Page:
For centuries, families have been dyeing Easter eggs each spring. With the countless ways to create beautiful eggs at every skill level, egg dyeing is accessible to everyone.
How To Dye Easter Eggs
Dying Easter eggs is a basic skill you'll need for many of the more advanced decorating techniques. Luckily making an egg bath and dipping eggs is really easy. Here's a simple egg dye recipe to get you started:
- 1/2 cup of boiling water - 1 teaspoon of white vinegar - Food coloring (15 to 25 drops per color). - See How To Dye Easter Eggs With Food Coloring.
To dye Easter eggs, use tongs to place cool, hard-boiled eggs into the dye bath. Release the eggs and let them sit in the dye for a few minutes, turning occasionally with a spoon until they reach your desired color intensity. Remember you can dip eggs in more than one color bath for more complex, mixed colors.
Natural foods you may already have in your kitchen are also perfect for creating color in an egg bath:
Yellow eggs: Use a standard dye bath with turmeric.
Pink eggs: Use a standard dye bath with the cooking water from beets.
Brown eggs: Use a strong coffee dye bath and add a teaspoon of salt to the recipe. Soak eggs overnight.
Blue eggs: Use the cooking water from red cabbage and add a teaspoon of salt to the dye bath recipe. Soak for 30 seconds up to overnight for desired color intensity.
Creative Ways To Dye Easter Eggs
Once you're comfortable with dye baths, take your egg design up a notch with these interesting variations:
Rubber band eggs: Before dipping eggs in the dye bath, wrap some rubber bands around them. To get more color variation, take off a few rubber bands as you dip the egg in additional colors.
Leaf, stencil or flower print eggs: Lay leaf, stencils or flowers over the egg and place it in a section of pantyhose. Pull tight and rubber band both ends to hold the leaf or other shape in place. Soak in dye bath, then carefully open the pantyhose and peel off the leaf. Make sure to let the egg dry completely before touching the stenciled area.
Rubber cement eggs: Create shapes and designs on eggs with rubber cement before dipping in the dye bath. After eggs dry, peel off the rubber cement to reveal white designs. If you wish, dip eggs in a different dye bath for more color variation.
Alternative Ways To Dye Easter Eggs
Traditional egg baths aren't the only way to color eggs. Here are some other methods that also bring nice results:
Sponge painted "speckled" eggs: This method is perfect for children too young to be working with hot dye baths, and gives eggs a natural, speckled look. Paint cool, hard-boiled eggs in a solid color with acrylic paints, or dye them yourself. After they're dry, sponge on an additional layer of paint in another color for a lacy, spotted effect.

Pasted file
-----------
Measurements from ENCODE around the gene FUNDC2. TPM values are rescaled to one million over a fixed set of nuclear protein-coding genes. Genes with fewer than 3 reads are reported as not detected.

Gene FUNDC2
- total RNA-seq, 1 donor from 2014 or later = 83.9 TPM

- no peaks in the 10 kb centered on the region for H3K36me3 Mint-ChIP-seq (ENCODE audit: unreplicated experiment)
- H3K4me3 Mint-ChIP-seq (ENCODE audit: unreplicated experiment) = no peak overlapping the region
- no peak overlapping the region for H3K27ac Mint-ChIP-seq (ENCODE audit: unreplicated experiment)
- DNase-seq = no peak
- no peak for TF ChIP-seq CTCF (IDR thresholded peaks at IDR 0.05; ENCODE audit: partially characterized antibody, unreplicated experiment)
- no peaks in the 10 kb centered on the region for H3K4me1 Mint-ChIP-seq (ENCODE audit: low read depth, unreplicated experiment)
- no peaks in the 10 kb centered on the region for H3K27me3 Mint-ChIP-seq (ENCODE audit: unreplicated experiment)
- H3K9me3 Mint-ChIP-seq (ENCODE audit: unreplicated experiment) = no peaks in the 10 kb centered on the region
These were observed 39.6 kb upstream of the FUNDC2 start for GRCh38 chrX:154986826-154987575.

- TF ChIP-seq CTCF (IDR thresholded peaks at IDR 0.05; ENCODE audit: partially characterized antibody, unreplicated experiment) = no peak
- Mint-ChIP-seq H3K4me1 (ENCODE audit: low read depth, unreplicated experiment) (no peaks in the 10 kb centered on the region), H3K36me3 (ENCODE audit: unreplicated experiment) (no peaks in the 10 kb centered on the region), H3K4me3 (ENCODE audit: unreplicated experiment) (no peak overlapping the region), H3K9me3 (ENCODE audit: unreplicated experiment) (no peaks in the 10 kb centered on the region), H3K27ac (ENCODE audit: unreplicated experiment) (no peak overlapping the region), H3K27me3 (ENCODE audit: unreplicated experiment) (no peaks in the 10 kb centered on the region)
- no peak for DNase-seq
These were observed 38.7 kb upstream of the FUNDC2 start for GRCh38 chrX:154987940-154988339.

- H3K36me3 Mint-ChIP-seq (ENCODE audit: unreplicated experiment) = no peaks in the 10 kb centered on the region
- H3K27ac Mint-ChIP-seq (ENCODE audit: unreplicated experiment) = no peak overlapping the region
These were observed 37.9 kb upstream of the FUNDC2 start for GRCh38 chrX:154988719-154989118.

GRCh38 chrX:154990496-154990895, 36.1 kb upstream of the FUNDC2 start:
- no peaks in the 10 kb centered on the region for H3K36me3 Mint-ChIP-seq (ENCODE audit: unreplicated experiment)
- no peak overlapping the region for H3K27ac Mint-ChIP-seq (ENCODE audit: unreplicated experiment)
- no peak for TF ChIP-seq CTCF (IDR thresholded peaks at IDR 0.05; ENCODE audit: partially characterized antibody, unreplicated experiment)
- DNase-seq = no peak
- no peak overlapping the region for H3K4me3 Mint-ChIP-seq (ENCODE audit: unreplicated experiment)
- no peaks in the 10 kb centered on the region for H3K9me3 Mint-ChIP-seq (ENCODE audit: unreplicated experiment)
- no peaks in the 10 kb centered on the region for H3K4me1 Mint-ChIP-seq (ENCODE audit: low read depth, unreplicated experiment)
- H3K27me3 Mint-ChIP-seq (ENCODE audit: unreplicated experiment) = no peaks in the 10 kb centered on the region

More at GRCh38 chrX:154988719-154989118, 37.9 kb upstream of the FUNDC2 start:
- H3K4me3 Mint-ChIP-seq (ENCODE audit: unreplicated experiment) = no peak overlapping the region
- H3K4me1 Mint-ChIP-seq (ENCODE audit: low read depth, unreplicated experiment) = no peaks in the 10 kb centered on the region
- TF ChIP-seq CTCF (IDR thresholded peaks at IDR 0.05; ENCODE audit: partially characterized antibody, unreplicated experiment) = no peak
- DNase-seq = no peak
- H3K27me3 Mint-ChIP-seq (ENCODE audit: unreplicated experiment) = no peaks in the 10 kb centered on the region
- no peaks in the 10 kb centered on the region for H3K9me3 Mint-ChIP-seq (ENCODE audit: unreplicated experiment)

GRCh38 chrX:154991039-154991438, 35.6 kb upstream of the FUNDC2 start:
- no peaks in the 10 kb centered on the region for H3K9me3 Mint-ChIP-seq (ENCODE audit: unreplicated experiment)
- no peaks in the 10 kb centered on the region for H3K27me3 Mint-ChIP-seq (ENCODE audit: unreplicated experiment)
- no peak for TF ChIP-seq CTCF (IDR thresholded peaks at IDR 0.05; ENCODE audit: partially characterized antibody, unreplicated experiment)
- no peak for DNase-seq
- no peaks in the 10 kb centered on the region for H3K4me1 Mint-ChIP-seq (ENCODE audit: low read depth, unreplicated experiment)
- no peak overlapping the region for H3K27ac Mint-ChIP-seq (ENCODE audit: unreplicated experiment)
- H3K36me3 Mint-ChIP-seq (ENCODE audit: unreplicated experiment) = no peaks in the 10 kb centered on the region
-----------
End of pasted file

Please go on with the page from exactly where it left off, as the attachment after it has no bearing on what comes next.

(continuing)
Melted crayon Easter eggs: Very young children will also have fun with this method. Let hard-boiled eggs cool to the point where they are still warm but are safe to handle. Let kids draw designs on them with crayons. The heat of the eggs will melt the crayons, resulting in more fluid designs.
Silk tie eggs: Here's a creative way to recycle old silk ties you never wear. Wrap egg in a square of the silk with the colorful side against a raw egg. Tie silk wrapped egg securely in a section of pantyhose or white pillowcase. Boil egg in water to cover and three tablespoons of white vinegar for at least 20 minutes. When egg cools, remove silk to reveal unique color patterns.
Marbled Easter eggs: Make use of kitchen scraps by wrapping raw eggs in the skins of onions. Place each wrapped egg in a section of pantyhose and secure tightly with rubber bands. Boil eggs for 20 minutes with two tablespoons of vinegar. Unwrap eggs after they have cooled. If you wish, enhance the sienna color effect with an additional dye bath in the color of your choice.
Unique Egg Decorating Materials
If you're looking to branch out beyond egg dyes, try some of these ideas to add texture and shine to your eggs:
- Coat eggs in diluted craft glue and roll in superfine glitter.
- Glue multicolored pasta in a variety of shapes over eggs to create a mosaic pattern.
- Glue used postage stamps (or small magazine photos) over egg to cover it. When dry, coat in decoupage solution.
- Cover plain or dyed eggs with stickers and add glitter if you like.
- Paint shiny stripes on dyed eggs with colored metallic paints.
- Glue bunched up pieces of crepe paper or confetti to coat eggs.
- Attach ribbons to dyed eggs with double-sided tape.
- For sophisticated, shimmery eggs, glue on sequins and/or mini mirrors.
You don't have to follow any hard and fast rules to get great results with your Easter eggs. With a little imagination you'll be creating beautiful eggs, each as unique and beautiful as a snowflake.
This article was originally posted on IdealHomeGarden.com